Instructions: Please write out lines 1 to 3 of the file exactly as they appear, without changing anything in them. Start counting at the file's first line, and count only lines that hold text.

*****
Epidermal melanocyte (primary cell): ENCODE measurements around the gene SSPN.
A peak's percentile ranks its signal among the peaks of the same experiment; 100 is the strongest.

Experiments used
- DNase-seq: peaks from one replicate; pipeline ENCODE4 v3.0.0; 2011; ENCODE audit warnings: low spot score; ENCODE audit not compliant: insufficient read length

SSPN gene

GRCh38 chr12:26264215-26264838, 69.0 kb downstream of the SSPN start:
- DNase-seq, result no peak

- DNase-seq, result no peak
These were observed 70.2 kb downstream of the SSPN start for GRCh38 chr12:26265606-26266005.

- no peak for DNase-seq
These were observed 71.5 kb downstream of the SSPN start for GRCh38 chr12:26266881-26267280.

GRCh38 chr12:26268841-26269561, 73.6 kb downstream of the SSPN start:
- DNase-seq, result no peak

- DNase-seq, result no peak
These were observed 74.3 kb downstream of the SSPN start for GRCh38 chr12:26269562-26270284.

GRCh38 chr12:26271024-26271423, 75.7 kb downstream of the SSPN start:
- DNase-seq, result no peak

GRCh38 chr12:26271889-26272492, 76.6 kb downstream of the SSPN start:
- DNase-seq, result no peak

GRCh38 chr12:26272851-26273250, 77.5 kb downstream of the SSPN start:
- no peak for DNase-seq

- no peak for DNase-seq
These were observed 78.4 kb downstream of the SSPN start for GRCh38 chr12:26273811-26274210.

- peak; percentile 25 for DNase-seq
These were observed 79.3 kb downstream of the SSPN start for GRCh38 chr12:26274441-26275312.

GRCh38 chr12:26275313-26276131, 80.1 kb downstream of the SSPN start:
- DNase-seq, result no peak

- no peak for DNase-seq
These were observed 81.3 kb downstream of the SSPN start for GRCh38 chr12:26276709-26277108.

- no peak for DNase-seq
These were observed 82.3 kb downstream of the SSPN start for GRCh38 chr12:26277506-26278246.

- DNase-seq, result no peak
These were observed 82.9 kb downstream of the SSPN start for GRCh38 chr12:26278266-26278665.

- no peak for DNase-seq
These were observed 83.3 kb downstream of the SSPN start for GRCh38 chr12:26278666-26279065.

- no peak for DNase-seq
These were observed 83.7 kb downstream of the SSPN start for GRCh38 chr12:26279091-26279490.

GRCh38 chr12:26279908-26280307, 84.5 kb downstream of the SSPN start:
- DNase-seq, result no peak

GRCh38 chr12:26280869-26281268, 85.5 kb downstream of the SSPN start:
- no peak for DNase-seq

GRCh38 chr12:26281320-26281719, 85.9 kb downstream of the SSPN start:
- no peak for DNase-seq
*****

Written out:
Epidermal melanocyte (primary cell): ENCODE measurements around the gene SSPN.
A peak's percentile ranks its signal among the peaks of the same experiment; 100 is the strongest.

Experiments used